CARLTON defender Jacob Weitering has conceded the Blues are "struggling" with team defence this season, but believes the playing group must be doing more to protect its under-pressure coach David Teague.
The club again broke even in several key statistical scoring categories in Saturday night's disappointing defeat to Greater Western Sydney, having just three fewer inside-50s and only one less scoring shot despite losing by 36 points.
However, the team was caught-out defensively in several significant moments and paid the price for non-existent midfield pressure as the Giants finished +39 for disposals, +8 for clearances, +49 for marks and +38 for tackles.
SAAD OR HIND? What the numbers say
But Weitering said the defensive group was not being failed by the players higher up the field, saying it's up to the entire team to take responsibility for the downfalls that are currently plaguing yet another Carlton campaign.
"I wouldn't say we're being let down, because at the end of the day it's probably my guy or our players as defenders that are kicking the goals … we can stop it on the last line," Weitering said.
"It's coming down to execution at the moment for us. We are struggling with the team defence and it's something that we are reviewing and training each week. But it is quite frustrating.
"I look back to last year and we were probably one of the better defensive teams. We conceded low scores and when we lost, we didn't lose by a whole lot.
IT'S EASY TO POINT TO ONE PERSON Cripps backs Teague
"If we can get back to that and being in games, we've got some guys like Harry McKay who are starting to finish in terms of kicking goals and our small forwards are also coming on … we're not that far away."
Weitering wouldn't be drawn on whether Carlton's defensive issues were mental problems or tactical and technical failings, saying the team has to adapt better to the way modern systems are being introduced.
"You can't put it down to one thing," Weitering said.
"It's a very easy thing to play one-on-one football and that's the way football has been played for 100 years. But guys like Alastair Clarkson and other different coaches have brought in a way to defend that everyone is taking on now.
"We're struggling with the execution of that at the moment. We've got to be selfless as players to come across and help each other. We're not doing that enough."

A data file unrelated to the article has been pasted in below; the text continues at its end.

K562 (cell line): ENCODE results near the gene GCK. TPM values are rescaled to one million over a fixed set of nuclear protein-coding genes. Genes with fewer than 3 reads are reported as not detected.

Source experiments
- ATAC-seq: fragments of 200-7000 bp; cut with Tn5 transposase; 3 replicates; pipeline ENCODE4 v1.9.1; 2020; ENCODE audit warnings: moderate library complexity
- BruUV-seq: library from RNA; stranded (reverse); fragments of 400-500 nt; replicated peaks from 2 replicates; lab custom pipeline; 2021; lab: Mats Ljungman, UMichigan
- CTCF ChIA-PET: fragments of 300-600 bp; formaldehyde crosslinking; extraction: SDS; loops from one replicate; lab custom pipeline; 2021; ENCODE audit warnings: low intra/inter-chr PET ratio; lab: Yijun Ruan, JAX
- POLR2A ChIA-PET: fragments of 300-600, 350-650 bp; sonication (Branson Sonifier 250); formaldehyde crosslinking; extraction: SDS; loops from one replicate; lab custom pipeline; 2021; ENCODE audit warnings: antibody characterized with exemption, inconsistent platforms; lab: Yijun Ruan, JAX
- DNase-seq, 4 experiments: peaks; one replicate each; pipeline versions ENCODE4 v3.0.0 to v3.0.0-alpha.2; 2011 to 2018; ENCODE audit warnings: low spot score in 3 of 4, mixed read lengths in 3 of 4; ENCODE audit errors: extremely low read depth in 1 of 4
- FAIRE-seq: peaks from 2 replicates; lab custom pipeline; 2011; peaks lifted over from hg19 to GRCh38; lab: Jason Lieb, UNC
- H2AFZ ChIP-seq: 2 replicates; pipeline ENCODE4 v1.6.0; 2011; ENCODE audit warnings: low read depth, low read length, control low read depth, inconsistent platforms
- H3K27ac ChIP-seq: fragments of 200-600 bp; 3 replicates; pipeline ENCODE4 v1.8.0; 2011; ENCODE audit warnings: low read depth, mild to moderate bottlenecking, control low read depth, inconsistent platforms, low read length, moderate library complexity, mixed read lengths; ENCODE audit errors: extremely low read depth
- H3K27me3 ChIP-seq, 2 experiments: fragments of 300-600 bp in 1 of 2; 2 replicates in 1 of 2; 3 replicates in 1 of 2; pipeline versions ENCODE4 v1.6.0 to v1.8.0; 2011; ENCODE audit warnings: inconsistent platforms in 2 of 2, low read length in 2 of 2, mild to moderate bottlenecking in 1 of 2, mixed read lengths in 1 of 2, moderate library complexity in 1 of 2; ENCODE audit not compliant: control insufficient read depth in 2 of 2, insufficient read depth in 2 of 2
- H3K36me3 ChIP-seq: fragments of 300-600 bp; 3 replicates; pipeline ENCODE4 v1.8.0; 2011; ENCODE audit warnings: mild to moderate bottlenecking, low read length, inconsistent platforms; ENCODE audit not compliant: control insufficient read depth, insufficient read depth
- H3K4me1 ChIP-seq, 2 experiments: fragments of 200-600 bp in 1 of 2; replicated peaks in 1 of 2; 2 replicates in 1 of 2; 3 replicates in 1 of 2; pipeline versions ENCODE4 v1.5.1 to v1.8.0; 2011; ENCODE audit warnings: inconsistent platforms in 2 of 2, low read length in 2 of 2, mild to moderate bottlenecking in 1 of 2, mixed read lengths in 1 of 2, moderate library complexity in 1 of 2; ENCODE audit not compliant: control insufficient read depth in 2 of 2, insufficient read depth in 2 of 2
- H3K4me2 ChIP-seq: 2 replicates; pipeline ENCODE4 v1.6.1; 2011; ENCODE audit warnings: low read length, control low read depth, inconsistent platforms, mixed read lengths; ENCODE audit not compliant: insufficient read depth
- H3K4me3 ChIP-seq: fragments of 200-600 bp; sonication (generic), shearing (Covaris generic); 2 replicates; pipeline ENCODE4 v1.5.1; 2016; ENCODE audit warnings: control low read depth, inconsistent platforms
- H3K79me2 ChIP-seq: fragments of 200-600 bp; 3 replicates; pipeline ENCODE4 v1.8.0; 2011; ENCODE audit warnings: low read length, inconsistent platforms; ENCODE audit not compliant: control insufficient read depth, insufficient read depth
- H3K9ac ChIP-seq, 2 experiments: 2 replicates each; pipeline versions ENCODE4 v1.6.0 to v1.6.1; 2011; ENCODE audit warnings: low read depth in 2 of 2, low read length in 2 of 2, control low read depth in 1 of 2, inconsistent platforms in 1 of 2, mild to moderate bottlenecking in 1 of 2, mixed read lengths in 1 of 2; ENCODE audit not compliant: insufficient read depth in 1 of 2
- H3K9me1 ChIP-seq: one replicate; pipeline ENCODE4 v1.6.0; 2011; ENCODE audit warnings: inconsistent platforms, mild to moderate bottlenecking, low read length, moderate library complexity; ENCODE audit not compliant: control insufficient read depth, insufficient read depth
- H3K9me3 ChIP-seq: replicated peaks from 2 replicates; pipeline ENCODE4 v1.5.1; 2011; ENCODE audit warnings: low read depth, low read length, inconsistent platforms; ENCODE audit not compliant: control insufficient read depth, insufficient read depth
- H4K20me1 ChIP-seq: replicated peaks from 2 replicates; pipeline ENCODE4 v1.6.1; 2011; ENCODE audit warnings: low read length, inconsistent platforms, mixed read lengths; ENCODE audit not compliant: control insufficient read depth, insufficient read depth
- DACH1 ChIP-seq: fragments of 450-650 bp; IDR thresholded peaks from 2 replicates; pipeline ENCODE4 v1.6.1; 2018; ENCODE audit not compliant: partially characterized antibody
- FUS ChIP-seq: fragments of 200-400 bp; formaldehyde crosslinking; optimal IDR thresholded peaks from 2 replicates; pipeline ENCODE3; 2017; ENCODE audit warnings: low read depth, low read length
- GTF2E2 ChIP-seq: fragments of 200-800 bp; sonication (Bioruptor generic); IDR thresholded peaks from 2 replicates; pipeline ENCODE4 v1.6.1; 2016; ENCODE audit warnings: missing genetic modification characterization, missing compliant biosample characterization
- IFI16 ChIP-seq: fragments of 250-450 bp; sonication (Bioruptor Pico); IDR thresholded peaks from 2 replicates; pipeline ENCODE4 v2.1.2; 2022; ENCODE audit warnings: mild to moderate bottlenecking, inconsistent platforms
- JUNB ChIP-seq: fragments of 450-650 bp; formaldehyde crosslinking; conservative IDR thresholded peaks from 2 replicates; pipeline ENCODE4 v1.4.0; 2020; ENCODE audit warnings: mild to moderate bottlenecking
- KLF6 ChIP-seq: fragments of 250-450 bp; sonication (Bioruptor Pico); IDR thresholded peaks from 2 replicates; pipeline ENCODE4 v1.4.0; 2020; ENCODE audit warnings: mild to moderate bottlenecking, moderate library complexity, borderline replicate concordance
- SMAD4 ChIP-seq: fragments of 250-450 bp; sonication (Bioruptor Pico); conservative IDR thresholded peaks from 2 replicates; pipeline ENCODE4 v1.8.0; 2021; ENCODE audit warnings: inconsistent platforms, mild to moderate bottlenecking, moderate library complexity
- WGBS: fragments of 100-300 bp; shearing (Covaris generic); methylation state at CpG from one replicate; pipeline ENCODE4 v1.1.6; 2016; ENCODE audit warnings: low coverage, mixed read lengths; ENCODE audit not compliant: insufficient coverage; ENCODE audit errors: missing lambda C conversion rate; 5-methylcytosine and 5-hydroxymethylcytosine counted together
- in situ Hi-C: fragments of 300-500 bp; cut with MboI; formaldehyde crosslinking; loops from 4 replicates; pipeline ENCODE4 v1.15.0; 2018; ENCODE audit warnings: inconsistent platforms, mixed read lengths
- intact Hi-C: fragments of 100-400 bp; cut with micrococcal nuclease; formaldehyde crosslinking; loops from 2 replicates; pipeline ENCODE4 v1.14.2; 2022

However, despite Carlton's issues across the board, the club's reigning best and fairest winner and former No.1 pick put his full support behind its under-fire coach and reiterated his belief that Teague is the best man for the job going forward.
"I look back to the reasons why 'Teaguey' got the job," Weitering said.
"It's his qualities as a person, his perseverance, the relationships he's built, the respect he's got and the way he can relate to us as players. He played himself at this club, which gives him even more pride.
"He wants to see us and this club rise to where it was before and that's winning premierships. Again, we believe fully in Teaguey and he believes fully in us. We've got to take some accountability as players and start playing well on his behalf."
Indeed, Weitering says some of the criticism Carlton has copped in the wake of its fifth defeat in its last six matches against Greater Western Sydney on Saturday night should be falling on the players – not the coach.
"When things are going wrong and things aren't going well, it's human nature to pin that on someone and to blame someone," Weitering said.
"At the moment, he's copping a lot of it and he's shouldering the load. I'd prefer for that to be put on the players, because we're not going out there and performing at the moment.
"We're not winning games and we're not defending as well as we could for four quarters and we're not putting scores on the board. We've certainly got to shoulder it a little bit more.
"'Teaguey', throughout this period and especially after the bye, he came out with a very positive mindset. We reviewed quite heavily a few issues for us and we'll be training those over the coming weeks."